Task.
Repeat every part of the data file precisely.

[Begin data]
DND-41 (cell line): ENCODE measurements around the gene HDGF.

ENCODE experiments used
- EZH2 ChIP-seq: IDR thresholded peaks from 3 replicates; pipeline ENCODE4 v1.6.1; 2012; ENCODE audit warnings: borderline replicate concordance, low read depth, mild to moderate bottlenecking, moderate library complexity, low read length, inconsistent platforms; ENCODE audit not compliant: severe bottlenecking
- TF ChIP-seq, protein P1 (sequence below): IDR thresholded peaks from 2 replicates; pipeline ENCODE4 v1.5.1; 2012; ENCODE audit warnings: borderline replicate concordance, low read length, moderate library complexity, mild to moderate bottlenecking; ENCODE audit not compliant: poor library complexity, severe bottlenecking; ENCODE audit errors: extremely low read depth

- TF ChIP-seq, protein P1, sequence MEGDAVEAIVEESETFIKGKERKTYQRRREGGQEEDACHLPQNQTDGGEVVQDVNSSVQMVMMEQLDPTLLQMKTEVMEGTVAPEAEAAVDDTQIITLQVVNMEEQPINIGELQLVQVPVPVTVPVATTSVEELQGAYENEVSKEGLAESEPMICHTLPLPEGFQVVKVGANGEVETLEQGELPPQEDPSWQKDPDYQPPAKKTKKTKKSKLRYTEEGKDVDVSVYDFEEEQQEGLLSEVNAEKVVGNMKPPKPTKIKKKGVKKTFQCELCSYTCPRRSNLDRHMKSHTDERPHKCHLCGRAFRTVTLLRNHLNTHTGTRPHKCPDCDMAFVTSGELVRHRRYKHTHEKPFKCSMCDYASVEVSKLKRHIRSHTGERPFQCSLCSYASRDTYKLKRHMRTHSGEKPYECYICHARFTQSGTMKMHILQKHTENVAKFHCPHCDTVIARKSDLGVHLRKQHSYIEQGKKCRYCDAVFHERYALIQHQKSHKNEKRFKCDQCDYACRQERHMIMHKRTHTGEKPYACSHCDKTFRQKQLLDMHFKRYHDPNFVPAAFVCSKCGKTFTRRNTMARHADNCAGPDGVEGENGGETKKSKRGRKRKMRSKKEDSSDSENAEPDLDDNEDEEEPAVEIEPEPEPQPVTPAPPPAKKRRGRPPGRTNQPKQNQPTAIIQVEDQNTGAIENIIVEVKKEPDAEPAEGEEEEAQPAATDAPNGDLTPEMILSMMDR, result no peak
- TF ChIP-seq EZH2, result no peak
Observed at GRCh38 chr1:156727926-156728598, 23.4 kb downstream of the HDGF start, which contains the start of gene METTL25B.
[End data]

DND-41 (cell line): ENCODE measurements around the gene HDGF.

ENCODE experiments used
- EZH2 ChIP-seq: IDR thresholded peaks from 3 replicates; pipeline ENCODE4 v1.6.1; 2012; ENCODE audit warnings: borderline replicate concordance, low read depth, mild to moderate bottlenecking, moderate library complexity, low read length, inconsistent platforms; ENCODE audit not compliant: severe bottlenecking
- TF ChIP-seq, protein P1 (sequence below): IDR thresholded peaks from 2 replicates; pipeline ENCODE4 v1.5.1; 2012; ENCODE audit warnings: borderline replicate concordance, low read length, moderate library complexity, mild to moderate bottlenecking; ENCODE audit not compliant: poor library complexity, severe bottlenecking; ENCODE audit errors: extremely low read depth

- TF ChIP-seq, protein P1, sequence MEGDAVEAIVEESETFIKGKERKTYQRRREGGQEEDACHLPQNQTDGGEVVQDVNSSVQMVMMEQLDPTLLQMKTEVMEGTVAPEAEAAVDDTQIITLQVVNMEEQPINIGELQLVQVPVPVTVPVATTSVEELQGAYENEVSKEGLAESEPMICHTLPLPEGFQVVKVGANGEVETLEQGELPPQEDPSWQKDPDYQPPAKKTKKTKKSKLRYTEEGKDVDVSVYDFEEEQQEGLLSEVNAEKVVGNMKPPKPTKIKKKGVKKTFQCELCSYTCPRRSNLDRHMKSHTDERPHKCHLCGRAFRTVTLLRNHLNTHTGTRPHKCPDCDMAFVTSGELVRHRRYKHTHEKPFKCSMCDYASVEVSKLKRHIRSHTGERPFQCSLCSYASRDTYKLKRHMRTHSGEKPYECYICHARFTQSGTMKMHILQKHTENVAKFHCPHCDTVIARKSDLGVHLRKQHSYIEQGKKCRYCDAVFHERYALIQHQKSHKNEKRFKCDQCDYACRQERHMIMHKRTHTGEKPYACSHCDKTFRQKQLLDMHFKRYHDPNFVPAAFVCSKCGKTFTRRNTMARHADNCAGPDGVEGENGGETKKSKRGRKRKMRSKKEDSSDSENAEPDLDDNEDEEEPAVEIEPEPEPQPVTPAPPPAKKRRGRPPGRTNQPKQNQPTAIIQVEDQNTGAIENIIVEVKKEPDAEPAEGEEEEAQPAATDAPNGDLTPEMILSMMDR, result no peak
- TF ChIP-seq EZH2, result no peak
Observed at GRCh38 chr1:156727926-156728598, 23.4 kb downstream of the HDGF start, which contains the start of gene METTL25B.